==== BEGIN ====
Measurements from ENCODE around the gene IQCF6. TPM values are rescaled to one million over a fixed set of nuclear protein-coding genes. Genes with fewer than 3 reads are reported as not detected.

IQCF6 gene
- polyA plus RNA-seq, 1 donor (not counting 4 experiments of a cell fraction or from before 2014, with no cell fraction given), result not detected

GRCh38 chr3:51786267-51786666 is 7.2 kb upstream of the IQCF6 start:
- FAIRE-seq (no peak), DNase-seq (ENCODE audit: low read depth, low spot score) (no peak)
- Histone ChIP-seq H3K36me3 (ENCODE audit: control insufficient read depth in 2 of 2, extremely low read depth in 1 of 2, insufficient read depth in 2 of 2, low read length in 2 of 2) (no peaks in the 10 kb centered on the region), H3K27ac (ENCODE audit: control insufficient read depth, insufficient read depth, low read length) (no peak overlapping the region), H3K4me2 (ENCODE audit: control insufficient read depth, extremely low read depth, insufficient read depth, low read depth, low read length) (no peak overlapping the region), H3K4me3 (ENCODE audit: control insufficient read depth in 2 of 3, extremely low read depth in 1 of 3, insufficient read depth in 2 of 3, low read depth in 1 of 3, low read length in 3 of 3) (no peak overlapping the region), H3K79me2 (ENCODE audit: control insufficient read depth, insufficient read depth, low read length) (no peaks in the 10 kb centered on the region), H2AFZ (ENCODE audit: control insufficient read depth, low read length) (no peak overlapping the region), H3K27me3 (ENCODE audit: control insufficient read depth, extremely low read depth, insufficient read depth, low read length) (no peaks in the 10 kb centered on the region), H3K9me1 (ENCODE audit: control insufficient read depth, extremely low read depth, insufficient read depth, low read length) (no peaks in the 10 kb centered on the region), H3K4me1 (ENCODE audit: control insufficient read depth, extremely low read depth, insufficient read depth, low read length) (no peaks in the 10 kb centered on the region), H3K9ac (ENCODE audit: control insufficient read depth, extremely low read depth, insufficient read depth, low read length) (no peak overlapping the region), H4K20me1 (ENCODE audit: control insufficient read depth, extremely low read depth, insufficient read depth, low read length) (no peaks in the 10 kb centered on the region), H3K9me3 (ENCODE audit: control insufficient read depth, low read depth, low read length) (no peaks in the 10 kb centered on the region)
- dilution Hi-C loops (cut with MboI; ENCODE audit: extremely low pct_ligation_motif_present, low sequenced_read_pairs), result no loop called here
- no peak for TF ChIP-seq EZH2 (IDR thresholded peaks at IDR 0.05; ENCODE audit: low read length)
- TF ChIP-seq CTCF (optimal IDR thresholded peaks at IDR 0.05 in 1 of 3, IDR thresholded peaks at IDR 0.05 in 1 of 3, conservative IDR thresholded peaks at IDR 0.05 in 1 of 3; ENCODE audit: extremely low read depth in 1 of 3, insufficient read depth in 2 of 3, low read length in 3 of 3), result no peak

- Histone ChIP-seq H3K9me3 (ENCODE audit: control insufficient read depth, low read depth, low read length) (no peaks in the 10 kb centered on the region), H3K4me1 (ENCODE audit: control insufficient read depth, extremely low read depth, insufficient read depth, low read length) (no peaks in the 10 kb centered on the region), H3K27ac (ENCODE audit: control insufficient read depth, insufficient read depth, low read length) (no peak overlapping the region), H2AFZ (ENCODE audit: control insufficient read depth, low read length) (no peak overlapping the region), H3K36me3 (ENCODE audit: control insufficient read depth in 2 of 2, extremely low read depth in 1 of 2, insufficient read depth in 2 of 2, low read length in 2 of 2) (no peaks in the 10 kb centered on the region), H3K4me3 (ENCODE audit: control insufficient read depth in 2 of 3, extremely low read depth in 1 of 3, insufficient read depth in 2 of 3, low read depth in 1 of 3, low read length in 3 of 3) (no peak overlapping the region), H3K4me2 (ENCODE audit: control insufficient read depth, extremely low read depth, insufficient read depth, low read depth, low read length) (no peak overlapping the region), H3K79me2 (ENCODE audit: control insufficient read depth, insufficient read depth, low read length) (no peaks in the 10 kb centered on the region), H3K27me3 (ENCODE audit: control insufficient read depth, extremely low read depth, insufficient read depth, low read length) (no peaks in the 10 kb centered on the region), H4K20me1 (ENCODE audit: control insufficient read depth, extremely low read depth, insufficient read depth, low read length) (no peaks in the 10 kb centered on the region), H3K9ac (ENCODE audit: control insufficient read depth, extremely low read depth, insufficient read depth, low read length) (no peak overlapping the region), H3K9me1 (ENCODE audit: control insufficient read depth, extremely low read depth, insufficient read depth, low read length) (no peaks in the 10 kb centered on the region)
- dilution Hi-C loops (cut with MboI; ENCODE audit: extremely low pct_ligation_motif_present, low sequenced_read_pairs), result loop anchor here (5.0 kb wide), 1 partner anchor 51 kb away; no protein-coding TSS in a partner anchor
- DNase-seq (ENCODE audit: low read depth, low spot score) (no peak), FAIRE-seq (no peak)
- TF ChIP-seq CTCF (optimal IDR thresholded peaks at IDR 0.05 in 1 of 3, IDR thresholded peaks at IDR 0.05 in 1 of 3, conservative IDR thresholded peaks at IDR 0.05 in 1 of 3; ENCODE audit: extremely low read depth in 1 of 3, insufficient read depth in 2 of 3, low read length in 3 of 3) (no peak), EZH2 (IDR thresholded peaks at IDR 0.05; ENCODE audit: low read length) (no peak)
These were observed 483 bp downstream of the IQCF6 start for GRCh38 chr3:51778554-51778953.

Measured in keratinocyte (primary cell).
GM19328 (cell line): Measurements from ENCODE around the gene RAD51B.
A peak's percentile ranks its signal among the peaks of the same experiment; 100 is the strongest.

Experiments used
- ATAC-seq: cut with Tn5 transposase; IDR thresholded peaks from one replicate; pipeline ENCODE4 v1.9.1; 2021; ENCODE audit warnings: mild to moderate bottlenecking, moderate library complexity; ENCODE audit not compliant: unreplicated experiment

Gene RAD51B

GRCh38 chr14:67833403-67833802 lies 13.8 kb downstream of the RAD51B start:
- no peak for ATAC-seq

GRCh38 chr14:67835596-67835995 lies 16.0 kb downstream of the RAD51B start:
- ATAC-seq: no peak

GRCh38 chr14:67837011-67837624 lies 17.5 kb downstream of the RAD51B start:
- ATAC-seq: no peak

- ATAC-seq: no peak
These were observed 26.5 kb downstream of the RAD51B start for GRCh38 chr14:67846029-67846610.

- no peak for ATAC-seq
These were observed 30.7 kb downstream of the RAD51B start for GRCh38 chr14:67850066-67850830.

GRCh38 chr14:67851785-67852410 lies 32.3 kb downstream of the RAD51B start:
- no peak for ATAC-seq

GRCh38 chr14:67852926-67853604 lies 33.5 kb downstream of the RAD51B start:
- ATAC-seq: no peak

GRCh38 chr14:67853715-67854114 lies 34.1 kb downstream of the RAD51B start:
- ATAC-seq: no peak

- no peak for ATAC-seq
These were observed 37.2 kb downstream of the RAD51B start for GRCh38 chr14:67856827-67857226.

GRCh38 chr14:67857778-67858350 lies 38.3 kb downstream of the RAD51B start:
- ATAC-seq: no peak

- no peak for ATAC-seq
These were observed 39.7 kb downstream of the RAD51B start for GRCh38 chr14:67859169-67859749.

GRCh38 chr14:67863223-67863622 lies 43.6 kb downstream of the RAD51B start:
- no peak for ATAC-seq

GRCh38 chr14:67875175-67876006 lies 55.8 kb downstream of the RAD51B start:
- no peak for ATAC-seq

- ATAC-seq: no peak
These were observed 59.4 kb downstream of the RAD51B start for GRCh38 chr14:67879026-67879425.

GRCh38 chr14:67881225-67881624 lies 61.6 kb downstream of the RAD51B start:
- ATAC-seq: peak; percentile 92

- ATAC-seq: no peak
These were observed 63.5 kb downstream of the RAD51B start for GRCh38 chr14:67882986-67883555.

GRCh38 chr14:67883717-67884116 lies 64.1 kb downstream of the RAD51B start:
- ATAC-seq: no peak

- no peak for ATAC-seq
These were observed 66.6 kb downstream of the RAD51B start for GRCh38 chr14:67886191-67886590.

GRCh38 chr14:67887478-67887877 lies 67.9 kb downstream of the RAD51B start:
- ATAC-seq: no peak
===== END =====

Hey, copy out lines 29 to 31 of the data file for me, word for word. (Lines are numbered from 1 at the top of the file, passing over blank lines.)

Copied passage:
- no peak for ATAC-seq
These were observed 30.7 kb downstream of the RAD51B start for GRCh38 chr14:67850066-67850830.

GRCh38 chr14:67851785-67852410 lies 32.3 kb downstream of the RAD51B start: